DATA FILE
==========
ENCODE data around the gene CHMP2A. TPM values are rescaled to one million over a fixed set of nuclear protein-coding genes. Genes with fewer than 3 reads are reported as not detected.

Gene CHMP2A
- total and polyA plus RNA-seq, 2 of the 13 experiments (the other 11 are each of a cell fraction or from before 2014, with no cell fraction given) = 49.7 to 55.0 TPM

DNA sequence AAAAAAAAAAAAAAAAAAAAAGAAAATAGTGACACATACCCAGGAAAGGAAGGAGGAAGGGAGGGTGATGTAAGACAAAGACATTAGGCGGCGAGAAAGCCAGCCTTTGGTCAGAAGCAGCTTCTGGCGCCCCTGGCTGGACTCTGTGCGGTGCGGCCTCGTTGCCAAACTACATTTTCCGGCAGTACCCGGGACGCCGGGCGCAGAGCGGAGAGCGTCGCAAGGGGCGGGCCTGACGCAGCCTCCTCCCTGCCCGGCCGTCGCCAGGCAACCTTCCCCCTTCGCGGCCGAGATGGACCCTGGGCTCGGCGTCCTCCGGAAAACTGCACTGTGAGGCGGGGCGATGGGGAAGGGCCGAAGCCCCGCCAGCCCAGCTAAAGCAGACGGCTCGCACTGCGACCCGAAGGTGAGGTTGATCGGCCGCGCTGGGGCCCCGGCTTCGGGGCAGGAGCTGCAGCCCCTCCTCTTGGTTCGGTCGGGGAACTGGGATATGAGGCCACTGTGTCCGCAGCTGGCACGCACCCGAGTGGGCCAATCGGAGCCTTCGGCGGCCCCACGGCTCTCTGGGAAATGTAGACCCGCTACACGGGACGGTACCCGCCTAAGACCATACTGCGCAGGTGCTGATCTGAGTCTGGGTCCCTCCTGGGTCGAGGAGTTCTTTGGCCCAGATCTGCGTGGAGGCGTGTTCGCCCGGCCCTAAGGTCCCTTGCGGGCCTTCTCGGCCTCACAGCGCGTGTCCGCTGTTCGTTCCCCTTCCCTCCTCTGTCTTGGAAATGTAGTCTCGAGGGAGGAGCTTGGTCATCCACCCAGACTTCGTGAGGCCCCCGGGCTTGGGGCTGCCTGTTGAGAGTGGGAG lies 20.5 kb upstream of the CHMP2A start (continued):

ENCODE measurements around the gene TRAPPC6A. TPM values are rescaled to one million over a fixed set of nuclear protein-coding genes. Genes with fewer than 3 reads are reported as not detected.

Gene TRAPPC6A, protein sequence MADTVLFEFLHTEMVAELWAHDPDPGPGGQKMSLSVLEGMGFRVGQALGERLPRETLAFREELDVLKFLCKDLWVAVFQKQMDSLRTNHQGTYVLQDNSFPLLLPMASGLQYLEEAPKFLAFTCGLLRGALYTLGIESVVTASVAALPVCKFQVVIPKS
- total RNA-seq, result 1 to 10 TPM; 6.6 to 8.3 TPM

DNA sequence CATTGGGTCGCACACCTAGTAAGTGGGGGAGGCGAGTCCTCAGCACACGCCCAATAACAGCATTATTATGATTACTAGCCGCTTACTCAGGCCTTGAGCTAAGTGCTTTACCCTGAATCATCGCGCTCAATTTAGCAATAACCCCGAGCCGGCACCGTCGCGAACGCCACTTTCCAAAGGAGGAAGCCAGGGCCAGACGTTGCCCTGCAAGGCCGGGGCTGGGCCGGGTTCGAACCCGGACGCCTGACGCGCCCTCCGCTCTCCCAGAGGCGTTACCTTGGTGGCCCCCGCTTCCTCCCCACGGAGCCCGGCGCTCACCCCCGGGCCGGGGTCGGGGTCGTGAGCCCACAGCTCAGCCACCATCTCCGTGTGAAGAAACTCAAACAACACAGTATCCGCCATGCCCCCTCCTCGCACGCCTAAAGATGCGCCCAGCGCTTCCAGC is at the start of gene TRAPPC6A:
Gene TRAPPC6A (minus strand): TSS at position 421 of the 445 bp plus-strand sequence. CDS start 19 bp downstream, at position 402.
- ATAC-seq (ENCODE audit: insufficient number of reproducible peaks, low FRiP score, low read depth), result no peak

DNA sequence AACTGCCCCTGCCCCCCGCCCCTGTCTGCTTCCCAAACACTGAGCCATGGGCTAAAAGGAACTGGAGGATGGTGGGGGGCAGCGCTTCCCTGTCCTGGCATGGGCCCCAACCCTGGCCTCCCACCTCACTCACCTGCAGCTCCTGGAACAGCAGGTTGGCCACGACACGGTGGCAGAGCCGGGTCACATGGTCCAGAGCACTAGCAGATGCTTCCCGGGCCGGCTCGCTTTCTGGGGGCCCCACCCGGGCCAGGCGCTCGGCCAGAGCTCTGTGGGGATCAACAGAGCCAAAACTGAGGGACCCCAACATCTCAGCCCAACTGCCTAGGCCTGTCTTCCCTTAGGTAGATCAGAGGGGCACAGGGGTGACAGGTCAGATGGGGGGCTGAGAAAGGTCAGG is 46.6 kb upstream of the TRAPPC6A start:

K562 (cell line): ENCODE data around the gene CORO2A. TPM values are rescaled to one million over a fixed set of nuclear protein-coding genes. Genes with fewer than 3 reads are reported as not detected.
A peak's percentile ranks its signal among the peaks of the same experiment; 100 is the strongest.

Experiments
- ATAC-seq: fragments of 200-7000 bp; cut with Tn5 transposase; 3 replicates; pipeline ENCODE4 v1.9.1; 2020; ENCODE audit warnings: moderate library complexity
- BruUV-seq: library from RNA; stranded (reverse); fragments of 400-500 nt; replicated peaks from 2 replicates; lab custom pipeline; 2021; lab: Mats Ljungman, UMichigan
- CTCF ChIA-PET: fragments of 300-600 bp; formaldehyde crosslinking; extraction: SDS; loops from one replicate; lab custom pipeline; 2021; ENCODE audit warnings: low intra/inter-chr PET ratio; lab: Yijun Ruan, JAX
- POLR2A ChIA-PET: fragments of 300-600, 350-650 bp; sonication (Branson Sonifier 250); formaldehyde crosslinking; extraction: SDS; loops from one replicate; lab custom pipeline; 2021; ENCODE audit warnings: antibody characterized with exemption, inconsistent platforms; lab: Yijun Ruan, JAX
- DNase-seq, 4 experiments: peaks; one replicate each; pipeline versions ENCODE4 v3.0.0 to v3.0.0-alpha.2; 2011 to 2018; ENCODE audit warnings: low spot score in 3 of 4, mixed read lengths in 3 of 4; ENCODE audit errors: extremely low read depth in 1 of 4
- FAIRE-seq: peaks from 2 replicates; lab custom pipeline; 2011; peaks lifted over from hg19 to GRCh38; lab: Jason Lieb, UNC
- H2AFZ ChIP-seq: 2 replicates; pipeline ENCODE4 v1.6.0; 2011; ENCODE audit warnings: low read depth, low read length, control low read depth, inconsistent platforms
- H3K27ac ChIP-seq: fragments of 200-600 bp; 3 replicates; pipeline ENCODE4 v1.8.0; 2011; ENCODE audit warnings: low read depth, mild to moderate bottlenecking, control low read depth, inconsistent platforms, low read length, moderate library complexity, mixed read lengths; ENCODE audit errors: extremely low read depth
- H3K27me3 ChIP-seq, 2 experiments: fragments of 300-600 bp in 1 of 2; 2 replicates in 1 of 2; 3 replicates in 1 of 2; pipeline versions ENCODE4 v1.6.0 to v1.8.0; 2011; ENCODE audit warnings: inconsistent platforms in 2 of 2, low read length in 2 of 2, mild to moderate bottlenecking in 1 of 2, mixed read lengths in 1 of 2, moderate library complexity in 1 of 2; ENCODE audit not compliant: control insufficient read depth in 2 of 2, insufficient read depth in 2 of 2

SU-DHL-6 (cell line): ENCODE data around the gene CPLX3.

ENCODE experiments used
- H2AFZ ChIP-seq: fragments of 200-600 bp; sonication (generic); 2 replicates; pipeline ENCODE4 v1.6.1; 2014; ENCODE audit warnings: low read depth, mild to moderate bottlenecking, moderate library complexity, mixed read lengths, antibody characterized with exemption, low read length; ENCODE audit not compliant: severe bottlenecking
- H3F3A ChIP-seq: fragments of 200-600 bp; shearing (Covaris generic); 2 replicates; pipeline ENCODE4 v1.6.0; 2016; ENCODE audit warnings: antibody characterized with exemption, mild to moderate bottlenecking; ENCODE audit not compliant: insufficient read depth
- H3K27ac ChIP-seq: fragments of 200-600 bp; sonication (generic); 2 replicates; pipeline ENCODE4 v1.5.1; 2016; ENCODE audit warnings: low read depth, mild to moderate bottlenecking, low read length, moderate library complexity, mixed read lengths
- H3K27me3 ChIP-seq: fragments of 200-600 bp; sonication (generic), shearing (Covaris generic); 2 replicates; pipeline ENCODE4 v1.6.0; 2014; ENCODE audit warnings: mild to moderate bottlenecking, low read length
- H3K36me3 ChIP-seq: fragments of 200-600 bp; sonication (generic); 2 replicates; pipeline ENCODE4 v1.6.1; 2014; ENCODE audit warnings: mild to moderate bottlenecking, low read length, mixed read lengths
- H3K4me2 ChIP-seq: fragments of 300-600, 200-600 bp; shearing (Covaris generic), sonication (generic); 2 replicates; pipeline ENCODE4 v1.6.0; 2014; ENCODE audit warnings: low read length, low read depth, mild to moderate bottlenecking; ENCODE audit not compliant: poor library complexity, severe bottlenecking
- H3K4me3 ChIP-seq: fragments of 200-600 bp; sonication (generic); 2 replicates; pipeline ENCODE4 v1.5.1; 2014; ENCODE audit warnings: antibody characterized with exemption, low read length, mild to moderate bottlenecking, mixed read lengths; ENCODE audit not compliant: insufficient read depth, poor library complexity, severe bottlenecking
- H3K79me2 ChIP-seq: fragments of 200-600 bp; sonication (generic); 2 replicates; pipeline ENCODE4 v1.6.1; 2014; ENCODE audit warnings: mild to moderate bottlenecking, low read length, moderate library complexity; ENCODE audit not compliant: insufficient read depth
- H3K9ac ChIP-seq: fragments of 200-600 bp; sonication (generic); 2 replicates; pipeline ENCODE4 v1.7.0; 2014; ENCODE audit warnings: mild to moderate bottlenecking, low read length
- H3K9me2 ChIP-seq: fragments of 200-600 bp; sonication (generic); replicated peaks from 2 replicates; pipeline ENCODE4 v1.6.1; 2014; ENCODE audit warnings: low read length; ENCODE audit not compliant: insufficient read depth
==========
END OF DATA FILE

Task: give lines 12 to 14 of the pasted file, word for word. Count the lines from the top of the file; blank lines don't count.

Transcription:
K562 (cell line): ENCODE data around the gene CORO2A. TPM values are rescaled to one million over a fixed set of nuclear protein-coding genes. Genes with fewer than 3 reads are reported as not detected.
A peak's percentile ranks its signal among the peaks of the same experiment; 100 is the strongest.

Experiments